A specialist plant of disturbed seasonal wet ground.
Grass-poly is a short, annual plant growing up to 20cm in height. The colour of the stems range from a light green to pinky-red, with many branches splitting off from the main stem. The leaves at the base of the plant are oval in shape and become more linear as they progress up the stem. The pink flowers grow individually or occasionally in pairs from the base of the upper leaves.
Grasspoly is a specialist of disturbed seasonally wet ground, areas which flood in the winter and dry out during the spring/summer. It is typically found in the hollows and ruts of arable land and damp pastures with winter disturbance by livestock or waterfowl.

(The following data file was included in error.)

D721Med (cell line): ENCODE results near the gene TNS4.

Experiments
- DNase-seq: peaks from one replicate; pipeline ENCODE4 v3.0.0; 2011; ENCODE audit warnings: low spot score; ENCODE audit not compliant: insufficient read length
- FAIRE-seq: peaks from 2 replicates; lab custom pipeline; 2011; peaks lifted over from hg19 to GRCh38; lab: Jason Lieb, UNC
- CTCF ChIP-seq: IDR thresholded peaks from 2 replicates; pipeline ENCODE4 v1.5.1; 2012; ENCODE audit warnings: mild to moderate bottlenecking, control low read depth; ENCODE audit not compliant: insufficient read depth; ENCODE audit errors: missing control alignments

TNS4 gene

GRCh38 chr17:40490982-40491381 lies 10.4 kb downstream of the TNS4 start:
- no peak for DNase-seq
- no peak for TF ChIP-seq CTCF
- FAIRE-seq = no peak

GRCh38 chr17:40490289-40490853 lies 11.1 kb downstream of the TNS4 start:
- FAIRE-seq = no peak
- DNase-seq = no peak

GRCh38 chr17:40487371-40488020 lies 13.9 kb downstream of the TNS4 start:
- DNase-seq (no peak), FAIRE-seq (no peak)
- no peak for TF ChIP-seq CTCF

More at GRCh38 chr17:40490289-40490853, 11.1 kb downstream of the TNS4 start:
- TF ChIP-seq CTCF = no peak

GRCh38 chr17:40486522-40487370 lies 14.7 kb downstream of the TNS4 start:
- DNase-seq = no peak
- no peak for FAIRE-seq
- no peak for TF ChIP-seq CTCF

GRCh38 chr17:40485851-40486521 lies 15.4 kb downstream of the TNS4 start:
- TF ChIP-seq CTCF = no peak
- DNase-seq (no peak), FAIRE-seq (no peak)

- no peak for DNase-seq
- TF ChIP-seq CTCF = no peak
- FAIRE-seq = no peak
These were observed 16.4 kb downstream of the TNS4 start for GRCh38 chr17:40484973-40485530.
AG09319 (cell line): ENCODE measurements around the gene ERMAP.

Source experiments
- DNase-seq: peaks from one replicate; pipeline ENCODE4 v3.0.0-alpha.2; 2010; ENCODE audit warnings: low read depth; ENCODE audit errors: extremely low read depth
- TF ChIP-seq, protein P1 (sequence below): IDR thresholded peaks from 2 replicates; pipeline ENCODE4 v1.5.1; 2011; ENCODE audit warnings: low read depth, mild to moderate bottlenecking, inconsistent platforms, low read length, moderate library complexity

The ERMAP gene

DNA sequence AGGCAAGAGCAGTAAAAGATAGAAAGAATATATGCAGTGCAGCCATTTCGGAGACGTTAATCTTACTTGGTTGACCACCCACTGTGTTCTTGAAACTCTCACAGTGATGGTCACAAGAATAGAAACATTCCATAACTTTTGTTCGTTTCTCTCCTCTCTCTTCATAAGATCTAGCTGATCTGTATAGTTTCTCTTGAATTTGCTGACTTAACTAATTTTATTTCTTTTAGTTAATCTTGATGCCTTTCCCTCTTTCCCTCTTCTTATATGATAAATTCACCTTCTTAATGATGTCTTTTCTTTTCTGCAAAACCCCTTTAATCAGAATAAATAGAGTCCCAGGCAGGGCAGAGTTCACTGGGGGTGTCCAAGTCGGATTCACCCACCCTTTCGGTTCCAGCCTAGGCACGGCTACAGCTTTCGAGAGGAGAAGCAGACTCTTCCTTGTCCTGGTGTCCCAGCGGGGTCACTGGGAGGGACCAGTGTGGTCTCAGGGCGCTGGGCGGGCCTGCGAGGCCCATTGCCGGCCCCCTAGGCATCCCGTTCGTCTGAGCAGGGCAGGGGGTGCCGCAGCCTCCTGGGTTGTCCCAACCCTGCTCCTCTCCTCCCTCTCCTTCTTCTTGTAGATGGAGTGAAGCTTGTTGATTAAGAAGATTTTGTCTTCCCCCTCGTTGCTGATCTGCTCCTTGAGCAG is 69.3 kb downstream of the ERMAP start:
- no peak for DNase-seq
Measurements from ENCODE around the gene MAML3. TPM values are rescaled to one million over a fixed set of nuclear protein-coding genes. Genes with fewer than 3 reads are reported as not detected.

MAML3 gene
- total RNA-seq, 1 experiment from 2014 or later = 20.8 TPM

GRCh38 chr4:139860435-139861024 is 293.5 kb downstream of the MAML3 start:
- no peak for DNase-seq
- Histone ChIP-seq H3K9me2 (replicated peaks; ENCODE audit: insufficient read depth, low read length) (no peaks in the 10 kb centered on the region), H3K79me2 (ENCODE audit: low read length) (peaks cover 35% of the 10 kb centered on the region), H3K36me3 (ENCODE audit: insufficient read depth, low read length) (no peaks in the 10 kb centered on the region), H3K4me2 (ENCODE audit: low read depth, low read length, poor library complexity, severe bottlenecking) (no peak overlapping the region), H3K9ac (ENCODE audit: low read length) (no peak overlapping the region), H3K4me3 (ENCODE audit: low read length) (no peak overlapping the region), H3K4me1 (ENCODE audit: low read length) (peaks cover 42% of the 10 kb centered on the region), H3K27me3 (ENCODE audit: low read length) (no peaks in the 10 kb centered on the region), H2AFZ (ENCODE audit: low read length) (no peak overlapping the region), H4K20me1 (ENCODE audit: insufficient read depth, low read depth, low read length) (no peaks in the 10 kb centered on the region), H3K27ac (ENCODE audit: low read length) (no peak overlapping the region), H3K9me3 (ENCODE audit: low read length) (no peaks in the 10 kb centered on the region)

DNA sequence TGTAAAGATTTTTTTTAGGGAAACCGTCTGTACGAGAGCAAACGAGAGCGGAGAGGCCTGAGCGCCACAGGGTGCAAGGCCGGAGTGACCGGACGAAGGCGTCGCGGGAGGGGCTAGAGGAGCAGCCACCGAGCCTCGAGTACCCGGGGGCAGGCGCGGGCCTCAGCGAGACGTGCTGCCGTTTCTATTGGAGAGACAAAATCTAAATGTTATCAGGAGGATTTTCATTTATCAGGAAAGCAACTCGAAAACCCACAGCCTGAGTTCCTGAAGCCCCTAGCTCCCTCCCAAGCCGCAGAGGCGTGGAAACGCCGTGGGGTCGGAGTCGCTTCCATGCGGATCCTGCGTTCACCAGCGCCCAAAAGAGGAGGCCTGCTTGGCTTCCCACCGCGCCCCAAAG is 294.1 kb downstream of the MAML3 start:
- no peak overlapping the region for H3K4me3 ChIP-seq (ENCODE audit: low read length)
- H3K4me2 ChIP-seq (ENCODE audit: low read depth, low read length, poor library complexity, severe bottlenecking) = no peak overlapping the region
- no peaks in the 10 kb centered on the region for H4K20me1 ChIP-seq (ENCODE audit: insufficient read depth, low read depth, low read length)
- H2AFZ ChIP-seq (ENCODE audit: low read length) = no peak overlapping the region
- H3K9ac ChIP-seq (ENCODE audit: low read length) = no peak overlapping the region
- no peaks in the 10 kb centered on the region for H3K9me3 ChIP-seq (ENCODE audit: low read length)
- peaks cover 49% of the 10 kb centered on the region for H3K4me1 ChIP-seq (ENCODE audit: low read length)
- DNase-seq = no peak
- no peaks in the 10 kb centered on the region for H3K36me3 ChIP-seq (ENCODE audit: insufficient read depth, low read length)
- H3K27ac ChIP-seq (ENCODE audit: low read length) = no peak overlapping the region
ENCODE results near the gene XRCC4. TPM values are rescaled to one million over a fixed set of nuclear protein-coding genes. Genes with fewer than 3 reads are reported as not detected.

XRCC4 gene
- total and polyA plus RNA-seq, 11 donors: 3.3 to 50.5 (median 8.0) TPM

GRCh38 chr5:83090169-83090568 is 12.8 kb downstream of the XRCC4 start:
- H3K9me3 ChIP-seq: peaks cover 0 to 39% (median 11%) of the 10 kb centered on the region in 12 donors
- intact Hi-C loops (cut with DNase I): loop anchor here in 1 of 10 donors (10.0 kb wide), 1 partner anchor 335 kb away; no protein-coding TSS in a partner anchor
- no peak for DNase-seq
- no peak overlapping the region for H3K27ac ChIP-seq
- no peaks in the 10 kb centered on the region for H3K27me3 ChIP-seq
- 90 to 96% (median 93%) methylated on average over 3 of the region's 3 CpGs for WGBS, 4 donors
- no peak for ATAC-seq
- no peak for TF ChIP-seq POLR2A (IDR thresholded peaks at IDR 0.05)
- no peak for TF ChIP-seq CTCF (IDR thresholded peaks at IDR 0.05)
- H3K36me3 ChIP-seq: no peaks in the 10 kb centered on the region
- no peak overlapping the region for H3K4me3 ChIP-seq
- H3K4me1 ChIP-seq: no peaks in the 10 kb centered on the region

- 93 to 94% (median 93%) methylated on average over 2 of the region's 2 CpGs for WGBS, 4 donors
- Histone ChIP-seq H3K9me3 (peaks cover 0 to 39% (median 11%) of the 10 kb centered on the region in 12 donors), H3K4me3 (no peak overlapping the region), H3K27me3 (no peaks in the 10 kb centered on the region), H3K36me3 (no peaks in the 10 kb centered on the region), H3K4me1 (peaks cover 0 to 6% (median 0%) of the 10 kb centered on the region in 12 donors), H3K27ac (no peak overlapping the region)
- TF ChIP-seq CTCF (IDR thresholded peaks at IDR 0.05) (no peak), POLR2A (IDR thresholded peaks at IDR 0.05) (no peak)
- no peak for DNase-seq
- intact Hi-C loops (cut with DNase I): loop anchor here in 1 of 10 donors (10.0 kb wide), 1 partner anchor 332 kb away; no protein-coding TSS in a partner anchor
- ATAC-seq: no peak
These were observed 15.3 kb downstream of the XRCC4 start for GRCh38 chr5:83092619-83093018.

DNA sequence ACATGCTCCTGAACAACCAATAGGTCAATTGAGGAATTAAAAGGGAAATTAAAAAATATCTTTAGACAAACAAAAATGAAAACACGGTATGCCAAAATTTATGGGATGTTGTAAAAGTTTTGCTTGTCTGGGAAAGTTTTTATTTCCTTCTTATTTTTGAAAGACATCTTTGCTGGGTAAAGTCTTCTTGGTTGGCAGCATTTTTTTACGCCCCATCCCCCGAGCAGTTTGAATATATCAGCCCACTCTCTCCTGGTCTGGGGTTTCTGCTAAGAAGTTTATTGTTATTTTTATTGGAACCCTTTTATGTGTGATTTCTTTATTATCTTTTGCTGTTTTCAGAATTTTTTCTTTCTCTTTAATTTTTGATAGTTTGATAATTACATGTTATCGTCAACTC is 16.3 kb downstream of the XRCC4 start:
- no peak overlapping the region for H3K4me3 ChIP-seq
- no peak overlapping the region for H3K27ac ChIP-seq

Distribution and threats
Grass-poly faces a very high risk of extinction in Britain. It is currently only known from a handful of sites in the UK. It is protected under schedule 8 of the Wildlife and Countryside Act in 1981 and listed under Section 41/42 of the 2006 Natural Environment and Rural Communities (NERC) Act. This makes it an offence to pick, uproot or destroy any plant.
Its principle threats are field drainage, nutrient enrichment and the introduction of broad-spectrum herbicides.
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